When Whole Foods said it wanted to carry pints of The Comfy Cow’s super-premium ice cream, the founders invested in a bigger plant and additional equipment. A growing franchise operation also is creating demand.
In 2015, The Comfy Cow invested a reported $2 million in the building it’s leasing in the Regency Pointe Business Center in Louisville’s Jeffersontown neighborhood. Over the next 10 years, the project is expected to create 40 to 50 new jobs. Currently there are 14 employees. The Kentucky Economic Development Finance Authority approved tax incentives up to $350,000.
At issue is a World Health Organization proposal written in January that seeks to prohibit the promotion of milk and milk products to children under the age of three. In April, The National Milk Producers Federation (representing dairy farmers) and the International Dairy Foods Association (representing dairy processors) urged members of Congress to insist upon a more thorough analysis of the proposal.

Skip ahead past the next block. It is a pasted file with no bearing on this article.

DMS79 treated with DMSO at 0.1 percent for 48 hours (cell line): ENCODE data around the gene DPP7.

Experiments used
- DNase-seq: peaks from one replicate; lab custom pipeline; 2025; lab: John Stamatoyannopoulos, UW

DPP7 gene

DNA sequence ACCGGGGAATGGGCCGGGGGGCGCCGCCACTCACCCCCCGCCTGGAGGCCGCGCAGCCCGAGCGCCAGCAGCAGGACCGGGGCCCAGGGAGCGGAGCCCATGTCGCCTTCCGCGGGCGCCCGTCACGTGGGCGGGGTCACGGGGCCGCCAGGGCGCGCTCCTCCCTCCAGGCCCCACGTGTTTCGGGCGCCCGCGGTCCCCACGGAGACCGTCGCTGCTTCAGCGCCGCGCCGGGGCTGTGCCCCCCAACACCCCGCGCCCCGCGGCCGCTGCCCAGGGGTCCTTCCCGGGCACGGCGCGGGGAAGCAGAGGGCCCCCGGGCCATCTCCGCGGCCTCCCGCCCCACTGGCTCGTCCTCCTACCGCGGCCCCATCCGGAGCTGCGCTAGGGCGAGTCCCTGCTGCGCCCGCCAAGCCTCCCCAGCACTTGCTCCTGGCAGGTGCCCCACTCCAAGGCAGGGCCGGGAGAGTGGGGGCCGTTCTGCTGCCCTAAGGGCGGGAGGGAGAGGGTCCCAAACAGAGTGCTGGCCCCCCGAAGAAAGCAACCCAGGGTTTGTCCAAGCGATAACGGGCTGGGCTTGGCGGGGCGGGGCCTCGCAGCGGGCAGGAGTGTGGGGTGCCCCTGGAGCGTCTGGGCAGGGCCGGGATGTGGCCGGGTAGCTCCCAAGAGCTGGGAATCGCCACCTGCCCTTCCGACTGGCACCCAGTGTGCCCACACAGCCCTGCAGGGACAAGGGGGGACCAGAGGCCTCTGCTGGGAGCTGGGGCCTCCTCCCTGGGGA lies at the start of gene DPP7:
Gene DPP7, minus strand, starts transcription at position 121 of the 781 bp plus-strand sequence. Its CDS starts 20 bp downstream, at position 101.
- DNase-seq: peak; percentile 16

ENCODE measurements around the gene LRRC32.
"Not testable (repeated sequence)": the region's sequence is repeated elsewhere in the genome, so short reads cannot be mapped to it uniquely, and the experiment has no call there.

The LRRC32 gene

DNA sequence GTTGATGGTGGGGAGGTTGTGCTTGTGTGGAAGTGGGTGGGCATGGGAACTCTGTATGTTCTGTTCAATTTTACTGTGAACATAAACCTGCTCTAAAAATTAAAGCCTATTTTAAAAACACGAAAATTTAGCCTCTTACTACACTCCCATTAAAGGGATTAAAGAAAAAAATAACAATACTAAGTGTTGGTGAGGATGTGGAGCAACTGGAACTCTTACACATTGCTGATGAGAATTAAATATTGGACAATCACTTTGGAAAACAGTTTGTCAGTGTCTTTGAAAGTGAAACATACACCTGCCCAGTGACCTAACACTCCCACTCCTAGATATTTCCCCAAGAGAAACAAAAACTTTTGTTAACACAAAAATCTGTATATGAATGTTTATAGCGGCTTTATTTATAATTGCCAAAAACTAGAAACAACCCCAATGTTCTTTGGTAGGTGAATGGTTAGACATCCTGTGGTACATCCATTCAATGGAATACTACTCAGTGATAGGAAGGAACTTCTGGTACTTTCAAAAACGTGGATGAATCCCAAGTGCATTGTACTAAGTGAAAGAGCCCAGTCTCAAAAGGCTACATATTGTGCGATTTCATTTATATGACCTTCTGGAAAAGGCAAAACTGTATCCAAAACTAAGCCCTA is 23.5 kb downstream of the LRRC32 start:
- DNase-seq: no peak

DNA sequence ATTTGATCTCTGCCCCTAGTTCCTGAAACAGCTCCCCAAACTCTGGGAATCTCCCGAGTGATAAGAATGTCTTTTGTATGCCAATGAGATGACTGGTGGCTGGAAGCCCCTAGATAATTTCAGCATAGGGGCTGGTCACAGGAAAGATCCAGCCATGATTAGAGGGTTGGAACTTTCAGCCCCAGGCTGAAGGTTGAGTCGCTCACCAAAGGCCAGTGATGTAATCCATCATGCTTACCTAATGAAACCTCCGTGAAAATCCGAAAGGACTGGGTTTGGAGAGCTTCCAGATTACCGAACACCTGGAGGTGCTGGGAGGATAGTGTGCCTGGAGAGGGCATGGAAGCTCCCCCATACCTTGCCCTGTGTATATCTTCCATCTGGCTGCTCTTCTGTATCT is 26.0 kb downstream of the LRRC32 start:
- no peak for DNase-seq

Seven years ago Tim and Roy Koons-McGee opened up one ice cream parlor in Louisville, Ky. This year they are on pace to have 11 scoop shops and 300 grocery stores carrying pints of their super-premium ice cream.
It is a truth universally acknowledged that Big Business in the United States is against regulation. Except when a law protects its own interests. Case in point: food processors and ingredient labeling.
Crystal Creamery of Modesto, Calif., is the No. 1 milk brand in Sacramento. It aims to make its Humboldt brand a national player in organic ice cream. For CEO Frank Otis, managing two brands can be ‘tricky.’
Modesto-based Foster Farms Dairy, founded in 1941, knows a thing or two about names and brands. In 2007, it acquired Crystal Creamery of Sacramento, which traces its roots to 1901. Two years later, Foster acquired Fortuna-based Humboldt Creamery, which dates to the 1920s.
Sure, the Cheddar from the creamery is sharp, and some is even ‘seriously’ sharp. Investments in equipment, employee safety and sustainable manufacturing processes also enhance the reputation of this Northeast dairy processor.
The new guidelines support the consumption of reduced-fat dairy products. It is up to dairy marketers to figure out how to convince American adults to eat more. They fall short of the recommended three daily servings.